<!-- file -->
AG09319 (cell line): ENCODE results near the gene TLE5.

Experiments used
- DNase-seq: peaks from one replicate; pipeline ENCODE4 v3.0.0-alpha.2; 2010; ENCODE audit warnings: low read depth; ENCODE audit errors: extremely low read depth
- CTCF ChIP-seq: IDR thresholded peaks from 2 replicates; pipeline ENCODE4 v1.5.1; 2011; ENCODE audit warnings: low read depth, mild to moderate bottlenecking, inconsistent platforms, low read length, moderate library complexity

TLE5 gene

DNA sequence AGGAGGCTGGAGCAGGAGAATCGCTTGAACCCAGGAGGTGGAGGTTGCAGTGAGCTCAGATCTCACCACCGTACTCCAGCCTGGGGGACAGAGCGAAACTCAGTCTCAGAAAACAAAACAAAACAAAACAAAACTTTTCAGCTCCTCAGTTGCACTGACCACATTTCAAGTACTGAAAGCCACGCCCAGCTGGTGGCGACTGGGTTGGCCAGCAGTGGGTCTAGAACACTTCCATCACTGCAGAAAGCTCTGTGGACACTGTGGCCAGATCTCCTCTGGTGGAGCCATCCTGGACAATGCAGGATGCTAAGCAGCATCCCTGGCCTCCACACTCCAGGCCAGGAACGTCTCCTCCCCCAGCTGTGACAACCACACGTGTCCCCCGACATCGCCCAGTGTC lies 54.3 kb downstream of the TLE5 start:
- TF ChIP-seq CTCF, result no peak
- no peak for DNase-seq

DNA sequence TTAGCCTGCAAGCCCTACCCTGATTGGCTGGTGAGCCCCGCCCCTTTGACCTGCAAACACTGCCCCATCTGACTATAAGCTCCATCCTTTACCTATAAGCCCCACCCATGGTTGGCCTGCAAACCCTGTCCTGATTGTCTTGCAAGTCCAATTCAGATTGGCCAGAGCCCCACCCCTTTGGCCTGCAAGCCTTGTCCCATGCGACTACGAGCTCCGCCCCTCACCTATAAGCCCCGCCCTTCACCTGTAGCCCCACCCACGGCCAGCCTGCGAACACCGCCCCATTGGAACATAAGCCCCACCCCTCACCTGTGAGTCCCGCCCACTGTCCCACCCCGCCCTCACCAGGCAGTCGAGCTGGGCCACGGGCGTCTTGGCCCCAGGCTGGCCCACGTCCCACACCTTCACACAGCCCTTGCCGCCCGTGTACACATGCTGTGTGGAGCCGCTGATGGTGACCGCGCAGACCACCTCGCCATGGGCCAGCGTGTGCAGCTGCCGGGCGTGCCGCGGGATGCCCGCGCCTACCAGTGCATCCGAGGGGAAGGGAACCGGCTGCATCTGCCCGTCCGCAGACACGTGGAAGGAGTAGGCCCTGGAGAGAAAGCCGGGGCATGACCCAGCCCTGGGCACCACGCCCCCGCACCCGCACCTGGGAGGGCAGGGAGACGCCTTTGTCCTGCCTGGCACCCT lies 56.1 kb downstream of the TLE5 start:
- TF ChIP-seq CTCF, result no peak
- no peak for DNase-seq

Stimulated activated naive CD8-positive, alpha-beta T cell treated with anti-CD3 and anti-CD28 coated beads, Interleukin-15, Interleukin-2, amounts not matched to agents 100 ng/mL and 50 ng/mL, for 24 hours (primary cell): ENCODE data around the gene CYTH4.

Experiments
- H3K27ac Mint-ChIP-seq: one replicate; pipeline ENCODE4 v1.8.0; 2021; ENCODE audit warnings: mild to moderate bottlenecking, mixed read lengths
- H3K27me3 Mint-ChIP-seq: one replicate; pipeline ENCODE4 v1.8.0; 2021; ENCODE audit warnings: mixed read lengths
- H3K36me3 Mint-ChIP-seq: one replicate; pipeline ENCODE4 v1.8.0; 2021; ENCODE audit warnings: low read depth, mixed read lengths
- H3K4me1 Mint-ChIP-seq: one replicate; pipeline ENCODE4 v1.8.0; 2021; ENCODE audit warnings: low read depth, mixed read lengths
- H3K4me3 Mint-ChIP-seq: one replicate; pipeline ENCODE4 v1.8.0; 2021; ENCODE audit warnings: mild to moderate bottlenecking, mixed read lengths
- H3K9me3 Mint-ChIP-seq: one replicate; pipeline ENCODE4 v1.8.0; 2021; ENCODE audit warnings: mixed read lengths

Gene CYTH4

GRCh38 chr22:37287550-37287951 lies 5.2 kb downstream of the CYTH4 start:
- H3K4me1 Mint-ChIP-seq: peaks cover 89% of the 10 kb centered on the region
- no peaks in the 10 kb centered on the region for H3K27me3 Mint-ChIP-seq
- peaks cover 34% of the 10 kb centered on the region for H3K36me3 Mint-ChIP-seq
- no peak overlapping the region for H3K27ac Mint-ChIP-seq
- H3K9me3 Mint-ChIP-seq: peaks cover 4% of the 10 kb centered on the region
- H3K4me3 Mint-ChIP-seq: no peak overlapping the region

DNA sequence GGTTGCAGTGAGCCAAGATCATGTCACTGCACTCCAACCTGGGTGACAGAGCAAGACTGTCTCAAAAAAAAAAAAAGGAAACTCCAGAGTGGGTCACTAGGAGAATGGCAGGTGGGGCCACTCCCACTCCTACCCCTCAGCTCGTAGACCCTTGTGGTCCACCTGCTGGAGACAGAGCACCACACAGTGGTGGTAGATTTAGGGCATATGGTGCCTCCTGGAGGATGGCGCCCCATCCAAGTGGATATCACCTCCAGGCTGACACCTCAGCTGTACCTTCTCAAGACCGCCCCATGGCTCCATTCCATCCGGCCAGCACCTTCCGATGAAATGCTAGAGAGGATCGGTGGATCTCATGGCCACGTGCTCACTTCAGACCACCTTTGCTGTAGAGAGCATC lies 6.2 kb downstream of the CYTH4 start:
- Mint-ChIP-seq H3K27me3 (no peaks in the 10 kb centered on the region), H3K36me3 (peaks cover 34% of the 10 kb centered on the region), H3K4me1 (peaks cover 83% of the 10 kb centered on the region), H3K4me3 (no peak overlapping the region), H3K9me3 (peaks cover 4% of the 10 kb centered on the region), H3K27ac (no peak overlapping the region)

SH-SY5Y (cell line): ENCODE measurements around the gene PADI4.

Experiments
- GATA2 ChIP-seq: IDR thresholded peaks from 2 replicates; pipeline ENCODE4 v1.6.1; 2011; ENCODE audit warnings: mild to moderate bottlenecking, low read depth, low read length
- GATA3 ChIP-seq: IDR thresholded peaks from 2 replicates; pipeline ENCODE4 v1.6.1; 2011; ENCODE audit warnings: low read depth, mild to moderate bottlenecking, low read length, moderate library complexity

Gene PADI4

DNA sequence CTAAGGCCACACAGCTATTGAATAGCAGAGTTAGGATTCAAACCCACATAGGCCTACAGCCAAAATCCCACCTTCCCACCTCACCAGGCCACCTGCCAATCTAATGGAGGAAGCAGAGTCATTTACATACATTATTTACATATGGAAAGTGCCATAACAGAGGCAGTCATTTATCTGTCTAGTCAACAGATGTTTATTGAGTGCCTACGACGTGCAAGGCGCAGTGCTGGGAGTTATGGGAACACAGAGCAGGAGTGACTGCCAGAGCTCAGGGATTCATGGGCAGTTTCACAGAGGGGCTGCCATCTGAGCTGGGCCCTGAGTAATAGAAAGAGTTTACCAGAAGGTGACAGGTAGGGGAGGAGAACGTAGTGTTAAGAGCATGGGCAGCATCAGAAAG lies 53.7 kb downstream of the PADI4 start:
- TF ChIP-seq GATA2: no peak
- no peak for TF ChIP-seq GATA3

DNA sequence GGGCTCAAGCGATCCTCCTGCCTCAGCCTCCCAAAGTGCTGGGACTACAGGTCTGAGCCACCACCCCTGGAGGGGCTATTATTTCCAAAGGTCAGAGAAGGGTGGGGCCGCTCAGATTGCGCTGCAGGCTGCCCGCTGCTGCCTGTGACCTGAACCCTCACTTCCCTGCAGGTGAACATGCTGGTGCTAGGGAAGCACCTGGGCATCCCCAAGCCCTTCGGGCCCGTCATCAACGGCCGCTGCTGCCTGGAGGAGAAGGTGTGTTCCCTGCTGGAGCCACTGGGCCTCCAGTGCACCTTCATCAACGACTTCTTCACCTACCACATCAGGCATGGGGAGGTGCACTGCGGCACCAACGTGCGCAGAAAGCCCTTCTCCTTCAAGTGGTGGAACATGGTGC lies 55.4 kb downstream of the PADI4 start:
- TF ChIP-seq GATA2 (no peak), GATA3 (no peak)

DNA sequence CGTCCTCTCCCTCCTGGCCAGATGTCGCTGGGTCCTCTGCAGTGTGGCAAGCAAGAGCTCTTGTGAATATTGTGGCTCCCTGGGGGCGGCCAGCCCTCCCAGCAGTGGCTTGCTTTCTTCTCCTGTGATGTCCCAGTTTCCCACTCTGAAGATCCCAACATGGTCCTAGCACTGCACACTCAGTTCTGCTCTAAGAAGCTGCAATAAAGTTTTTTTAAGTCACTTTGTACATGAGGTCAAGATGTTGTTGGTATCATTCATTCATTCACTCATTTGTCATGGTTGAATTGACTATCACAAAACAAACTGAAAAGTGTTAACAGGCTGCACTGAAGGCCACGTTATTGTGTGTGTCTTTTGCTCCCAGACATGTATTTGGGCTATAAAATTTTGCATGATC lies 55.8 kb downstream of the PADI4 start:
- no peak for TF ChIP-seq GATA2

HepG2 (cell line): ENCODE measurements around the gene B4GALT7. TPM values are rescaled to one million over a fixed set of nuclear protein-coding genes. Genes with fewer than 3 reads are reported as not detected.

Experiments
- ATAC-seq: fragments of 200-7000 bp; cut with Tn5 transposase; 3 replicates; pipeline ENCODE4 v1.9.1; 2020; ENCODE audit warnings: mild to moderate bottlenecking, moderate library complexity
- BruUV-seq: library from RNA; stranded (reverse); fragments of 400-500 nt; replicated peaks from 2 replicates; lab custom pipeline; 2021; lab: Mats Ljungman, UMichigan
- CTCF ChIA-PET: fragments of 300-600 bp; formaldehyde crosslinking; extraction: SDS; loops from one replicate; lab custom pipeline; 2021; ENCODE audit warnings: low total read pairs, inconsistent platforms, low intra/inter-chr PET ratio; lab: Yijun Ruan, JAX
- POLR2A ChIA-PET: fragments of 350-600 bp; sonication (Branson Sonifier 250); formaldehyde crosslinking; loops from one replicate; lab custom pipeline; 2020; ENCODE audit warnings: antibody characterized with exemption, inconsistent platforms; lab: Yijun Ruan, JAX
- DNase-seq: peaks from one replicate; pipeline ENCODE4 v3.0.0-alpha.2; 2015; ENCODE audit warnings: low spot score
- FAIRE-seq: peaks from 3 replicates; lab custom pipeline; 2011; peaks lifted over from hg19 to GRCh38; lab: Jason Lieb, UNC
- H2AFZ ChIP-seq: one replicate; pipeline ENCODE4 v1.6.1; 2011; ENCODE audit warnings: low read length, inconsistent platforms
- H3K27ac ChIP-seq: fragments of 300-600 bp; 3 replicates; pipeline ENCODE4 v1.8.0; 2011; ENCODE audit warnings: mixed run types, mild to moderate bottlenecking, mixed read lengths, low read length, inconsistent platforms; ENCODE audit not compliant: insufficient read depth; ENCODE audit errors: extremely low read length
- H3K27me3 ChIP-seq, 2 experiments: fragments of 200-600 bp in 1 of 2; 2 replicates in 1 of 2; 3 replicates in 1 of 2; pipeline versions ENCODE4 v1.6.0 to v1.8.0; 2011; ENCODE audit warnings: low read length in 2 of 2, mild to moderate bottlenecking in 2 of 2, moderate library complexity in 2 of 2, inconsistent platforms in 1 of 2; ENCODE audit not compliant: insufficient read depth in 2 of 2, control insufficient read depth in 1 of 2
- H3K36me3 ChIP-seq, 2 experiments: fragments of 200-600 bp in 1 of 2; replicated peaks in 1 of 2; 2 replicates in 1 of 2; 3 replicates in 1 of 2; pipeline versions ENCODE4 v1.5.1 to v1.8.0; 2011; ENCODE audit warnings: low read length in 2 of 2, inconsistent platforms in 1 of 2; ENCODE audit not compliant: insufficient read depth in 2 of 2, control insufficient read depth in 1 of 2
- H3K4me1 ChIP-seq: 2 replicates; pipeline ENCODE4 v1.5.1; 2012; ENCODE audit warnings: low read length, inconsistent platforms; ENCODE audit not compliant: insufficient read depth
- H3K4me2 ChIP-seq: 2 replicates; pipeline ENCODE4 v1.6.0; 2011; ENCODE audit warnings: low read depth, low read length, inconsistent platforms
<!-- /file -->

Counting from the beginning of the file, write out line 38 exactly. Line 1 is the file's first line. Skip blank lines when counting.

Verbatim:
DNA sequence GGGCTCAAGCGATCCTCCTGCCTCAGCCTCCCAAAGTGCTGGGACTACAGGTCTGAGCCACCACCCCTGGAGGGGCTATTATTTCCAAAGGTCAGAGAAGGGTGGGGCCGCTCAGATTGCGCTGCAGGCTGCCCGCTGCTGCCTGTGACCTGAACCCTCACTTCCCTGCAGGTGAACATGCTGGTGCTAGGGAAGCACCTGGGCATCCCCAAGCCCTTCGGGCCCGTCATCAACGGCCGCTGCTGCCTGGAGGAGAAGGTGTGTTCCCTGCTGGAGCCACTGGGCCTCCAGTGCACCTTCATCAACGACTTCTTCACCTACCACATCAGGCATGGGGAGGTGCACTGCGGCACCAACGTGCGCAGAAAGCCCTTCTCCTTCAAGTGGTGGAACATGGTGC lies 55.4 kb downstream of the PADI4 start: